In the beginning, the Man of Steel himself becomes a symbol for world peace, only to find out in an alien invasion that he can't save the world by himself. He enlists (well, as much as you can enlist) Batman and frees The Martian Manhunter, who then recruits newcomer Wonder Woman, an Amazon Princess named Diana, a wise-cracking Wally West, also known as The Flash, the militant Green Lantern, John Stewart, and the hot-headed, intelligent alien Shiera, also known as Hawkgirl.
Justice League: The Complete Series consists of 14 discs containing 91 episodes from both the Justice League and Justice League Unlimited animated TV series, plus a bonus 15th disc that includes a great feature with the creators of the series reflecting on the Justice League, the DC Animated Universe, the show's Super Friends origins, and how this series has changed the face of the superhero TV show. Other bonus features scattered throughout the collection include director's commentary on select episodes, behind the scenes features, and trailers for upcoming DC animated universe features.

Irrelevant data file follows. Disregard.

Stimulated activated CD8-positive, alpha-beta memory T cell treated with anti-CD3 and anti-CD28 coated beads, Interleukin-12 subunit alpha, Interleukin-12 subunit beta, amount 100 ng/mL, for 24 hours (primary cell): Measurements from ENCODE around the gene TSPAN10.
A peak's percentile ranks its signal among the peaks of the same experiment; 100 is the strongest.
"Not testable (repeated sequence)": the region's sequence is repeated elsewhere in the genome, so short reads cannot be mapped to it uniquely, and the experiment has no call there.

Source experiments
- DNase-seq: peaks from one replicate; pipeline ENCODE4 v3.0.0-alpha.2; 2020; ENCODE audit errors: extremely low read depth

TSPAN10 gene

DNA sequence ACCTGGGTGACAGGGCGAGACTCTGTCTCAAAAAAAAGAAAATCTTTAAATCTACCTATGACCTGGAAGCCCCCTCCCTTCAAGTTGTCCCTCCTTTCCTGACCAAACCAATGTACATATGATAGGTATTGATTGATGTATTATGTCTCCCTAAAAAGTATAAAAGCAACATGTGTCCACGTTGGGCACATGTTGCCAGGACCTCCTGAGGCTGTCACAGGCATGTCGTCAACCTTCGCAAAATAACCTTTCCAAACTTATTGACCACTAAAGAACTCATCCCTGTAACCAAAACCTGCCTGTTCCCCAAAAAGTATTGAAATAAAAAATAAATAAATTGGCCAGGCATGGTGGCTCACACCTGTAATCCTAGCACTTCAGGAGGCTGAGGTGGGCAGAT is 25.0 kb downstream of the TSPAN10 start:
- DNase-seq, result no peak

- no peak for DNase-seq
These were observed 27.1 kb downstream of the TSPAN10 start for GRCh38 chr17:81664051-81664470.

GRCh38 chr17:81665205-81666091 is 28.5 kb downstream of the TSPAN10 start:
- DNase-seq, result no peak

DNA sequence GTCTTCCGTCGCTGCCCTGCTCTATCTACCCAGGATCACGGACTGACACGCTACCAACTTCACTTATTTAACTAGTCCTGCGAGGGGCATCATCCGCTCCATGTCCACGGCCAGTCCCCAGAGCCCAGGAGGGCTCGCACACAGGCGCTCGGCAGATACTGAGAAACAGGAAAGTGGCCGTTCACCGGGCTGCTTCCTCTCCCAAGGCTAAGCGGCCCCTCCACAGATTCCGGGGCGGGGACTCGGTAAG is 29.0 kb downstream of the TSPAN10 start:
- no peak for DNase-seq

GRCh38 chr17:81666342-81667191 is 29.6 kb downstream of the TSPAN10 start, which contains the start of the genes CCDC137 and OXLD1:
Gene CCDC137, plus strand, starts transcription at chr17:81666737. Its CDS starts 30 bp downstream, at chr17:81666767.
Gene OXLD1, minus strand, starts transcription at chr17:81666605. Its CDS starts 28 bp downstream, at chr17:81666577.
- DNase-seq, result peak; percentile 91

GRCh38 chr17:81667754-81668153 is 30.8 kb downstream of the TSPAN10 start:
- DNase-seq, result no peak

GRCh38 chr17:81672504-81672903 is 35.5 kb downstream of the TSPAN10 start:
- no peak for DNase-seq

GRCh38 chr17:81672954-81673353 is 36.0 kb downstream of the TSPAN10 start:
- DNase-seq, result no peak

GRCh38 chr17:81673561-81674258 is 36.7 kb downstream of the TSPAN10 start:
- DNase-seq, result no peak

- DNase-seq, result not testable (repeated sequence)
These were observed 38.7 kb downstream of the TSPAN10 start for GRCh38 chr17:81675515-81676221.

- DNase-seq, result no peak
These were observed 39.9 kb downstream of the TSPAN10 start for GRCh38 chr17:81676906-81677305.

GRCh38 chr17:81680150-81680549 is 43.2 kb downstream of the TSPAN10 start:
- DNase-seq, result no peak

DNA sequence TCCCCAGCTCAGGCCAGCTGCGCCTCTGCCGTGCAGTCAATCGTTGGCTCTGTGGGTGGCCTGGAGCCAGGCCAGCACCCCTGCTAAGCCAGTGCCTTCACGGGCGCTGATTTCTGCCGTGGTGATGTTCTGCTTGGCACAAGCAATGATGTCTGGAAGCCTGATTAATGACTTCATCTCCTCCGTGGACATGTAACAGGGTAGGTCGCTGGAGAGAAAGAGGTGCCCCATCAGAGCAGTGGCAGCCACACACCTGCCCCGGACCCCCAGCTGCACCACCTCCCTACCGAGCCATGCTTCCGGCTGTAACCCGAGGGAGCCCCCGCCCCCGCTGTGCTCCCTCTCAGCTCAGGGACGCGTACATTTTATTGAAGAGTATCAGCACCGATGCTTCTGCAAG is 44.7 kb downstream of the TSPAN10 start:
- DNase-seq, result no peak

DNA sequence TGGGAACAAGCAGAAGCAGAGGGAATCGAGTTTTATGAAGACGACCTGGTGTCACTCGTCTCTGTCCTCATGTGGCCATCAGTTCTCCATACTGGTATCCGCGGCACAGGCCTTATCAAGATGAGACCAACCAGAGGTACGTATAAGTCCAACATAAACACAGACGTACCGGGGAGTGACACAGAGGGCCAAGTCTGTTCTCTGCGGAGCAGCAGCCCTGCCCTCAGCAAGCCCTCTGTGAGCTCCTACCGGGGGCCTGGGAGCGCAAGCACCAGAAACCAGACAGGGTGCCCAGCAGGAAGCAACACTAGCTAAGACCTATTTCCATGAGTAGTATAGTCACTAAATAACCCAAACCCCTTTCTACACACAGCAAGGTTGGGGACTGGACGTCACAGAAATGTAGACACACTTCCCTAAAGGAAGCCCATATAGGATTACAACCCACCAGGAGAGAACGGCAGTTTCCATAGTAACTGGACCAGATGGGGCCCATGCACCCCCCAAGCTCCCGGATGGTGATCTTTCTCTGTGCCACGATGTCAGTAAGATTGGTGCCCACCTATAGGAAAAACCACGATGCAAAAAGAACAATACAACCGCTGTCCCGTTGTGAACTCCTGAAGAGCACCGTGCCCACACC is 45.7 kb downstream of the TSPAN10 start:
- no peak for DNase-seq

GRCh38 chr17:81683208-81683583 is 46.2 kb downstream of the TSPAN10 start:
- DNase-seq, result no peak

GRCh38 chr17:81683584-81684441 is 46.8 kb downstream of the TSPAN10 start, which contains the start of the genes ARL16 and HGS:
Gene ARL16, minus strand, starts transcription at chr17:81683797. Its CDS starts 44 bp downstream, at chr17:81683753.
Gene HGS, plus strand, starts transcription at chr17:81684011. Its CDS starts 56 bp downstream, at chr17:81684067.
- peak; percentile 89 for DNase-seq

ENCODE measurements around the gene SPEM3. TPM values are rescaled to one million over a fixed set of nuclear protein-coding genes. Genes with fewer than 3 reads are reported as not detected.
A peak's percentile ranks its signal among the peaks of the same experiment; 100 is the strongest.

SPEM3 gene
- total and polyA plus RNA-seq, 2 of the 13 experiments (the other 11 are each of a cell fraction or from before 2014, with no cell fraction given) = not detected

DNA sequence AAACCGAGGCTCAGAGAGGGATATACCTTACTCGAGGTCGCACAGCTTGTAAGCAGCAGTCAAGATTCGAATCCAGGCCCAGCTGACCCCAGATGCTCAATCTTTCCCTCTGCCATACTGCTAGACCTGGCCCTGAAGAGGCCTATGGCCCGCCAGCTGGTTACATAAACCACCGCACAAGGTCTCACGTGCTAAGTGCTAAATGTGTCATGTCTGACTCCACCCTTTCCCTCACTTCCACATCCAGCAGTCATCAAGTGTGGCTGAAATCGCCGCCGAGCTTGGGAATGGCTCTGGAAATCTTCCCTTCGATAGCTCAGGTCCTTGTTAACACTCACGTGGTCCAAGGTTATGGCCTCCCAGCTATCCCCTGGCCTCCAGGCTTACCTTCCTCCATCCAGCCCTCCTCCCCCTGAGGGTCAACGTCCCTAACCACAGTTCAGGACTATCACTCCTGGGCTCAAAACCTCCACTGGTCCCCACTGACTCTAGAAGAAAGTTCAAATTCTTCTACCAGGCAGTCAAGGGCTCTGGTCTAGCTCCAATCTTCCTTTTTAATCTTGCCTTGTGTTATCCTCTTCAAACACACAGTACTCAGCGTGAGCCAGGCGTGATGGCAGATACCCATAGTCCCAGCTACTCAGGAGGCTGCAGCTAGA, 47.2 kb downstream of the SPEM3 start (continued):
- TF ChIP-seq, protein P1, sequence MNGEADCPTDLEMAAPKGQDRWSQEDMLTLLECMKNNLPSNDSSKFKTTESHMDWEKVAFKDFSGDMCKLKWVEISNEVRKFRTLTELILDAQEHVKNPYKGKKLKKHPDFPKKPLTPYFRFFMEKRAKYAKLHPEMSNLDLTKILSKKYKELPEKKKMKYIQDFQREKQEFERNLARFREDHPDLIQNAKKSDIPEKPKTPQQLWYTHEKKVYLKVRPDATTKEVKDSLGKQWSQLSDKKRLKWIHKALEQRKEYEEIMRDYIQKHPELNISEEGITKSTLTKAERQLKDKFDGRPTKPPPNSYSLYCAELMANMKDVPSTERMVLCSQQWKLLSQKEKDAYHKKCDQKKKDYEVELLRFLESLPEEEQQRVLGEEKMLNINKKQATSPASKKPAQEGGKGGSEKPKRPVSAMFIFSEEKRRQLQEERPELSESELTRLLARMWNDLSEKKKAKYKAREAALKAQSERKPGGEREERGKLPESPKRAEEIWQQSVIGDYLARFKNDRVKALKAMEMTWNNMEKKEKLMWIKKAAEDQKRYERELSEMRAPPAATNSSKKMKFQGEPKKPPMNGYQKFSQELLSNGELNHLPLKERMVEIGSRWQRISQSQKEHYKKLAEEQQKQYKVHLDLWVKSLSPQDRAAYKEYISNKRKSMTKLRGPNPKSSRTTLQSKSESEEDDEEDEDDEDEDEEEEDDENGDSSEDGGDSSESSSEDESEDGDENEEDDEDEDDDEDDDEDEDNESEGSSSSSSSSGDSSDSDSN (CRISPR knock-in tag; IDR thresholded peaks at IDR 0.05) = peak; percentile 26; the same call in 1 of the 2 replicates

This collection brings together every Justice League episode into a wonderful collector's edition in a sturdy tin with gorgeous character artwork. Inside the tin all of the discs are separated into two volumes, one with Justice League and the other with Justice League Unlimited. Both volumes have spectacular character cover art.